Now that we’ve got the players here goes – Amanda arrives at the mansion ( a mammoth old foreboding building – but aren’t they all – situated on a lake. ) only to find that she is six days early for the reading of the will. This is told to her by stock character Matilde the extremely grumpy housekeeper who of course when she gets angry shouts in french. Mon dui!
But Amanda has proof that she’s no idiot ( at least concerning dates ), in the form of a letter from the slick lawyer , Roger Platt whose handling the will. She’s confronts him and he offers some lame excuse that it was a typo – but don’t worry the others will be along to keep you company. Even Amanda can realize a typo should occur on one letter – not two. But she’s not about to look a gift horse in the mouth. Rick and Ellen arrive and because this is a gothic nobody is quite cousins – in fact nobody is really related to the deceased Madame Bonheur – she is Amanda’s father’s stepmother. And Rick and Ellen are described as distant cousins of whosits in order to allow for a romance without going the creepy Flowers-in-the-attic-incest-eewww route. This is supposed to give us a clue into the eccentricities of an old rich woman who surrounds herself with children who aren’t blood relations , and then ignore them. Why a parent would go along with this is a whole other story entirely.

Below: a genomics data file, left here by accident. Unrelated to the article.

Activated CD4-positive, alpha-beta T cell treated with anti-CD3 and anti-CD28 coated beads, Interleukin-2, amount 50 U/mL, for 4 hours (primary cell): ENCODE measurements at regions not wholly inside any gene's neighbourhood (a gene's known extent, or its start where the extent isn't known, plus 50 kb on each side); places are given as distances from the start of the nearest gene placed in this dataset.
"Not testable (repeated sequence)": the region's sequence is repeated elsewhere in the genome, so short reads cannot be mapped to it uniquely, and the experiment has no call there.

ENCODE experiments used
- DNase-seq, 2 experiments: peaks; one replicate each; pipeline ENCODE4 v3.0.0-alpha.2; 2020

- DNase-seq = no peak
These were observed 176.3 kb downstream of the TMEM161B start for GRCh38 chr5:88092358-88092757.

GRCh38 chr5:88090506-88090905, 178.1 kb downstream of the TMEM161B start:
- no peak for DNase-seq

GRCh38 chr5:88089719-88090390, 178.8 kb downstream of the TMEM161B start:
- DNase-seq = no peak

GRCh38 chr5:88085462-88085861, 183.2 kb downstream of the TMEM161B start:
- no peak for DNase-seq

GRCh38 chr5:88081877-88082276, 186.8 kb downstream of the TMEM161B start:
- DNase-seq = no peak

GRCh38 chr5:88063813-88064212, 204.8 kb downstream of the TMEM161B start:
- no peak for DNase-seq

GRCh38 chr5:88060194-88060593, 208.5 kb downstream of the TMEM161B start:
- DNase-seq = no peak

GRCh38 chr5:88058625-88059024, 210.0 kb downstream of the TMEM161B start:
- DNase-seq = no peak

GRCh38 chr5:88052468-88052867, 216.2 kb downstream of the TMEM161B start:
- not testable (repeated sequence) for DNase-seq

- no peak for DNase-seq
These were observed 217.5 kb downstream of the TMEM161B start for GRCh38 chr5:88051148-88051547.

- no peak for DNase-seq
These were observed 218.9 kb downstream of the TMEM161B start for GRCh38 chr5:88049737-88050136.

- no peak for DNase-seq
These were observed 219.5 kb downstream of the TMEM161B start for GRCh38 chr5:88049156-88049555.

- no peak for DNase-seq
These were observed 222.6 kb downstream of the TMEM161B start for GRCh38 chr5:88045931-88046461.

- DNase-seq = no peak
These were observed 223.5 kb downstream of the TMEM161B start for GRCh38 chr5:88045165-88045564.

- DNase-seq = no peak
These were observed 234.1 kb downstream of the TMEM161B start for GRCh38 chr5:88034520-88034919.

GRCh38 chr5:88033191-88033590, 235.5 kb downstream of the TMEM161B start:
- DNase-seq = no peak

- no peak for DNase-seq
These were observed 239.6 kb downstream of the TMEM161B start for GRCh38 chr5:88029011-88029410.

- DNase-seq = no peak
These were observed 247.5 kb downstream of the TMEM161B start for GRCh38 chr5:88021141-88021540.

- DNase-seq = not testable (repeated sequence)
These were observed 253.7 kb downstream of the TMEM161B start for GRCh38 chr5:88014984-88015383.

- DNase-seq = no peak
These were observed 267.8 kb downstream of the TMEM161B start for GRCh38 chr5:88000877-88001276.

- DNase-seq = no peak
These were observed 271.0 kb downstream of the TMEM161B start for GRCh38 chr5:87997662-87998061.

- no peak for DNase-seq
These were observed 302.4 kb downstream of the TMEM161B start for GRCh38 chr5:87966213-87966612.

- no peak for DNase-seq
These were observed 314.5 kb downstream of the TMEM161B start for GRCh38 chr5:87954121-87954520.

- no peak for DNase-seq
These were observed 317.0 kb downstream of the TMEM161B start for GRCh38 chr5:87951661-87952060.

And although she hasn’t seen Rick and Ellen since she was ten picks up as though no time has passed. She still pines for beautiful Rick , and treats Ellen like a bff. All of them come from an overall orphan state – no boy fiends back home to complicate things , or for that matter girl friends , parents , friends or relatives. It’s a key flaw that awakens the reader from the ‘books reality’ by the obvious implausibility of the one-note characters.
The first gothic happening is old hat – sobbing in the night , but not as moth-eaten as Rick’s reply – the house is settling. Oh for a moment in a book – following a statement like this when the heroine upon viewing a sobbing fear-stricken character could state with an arch look at said male – I see the house is settling. Ba-dum-bump.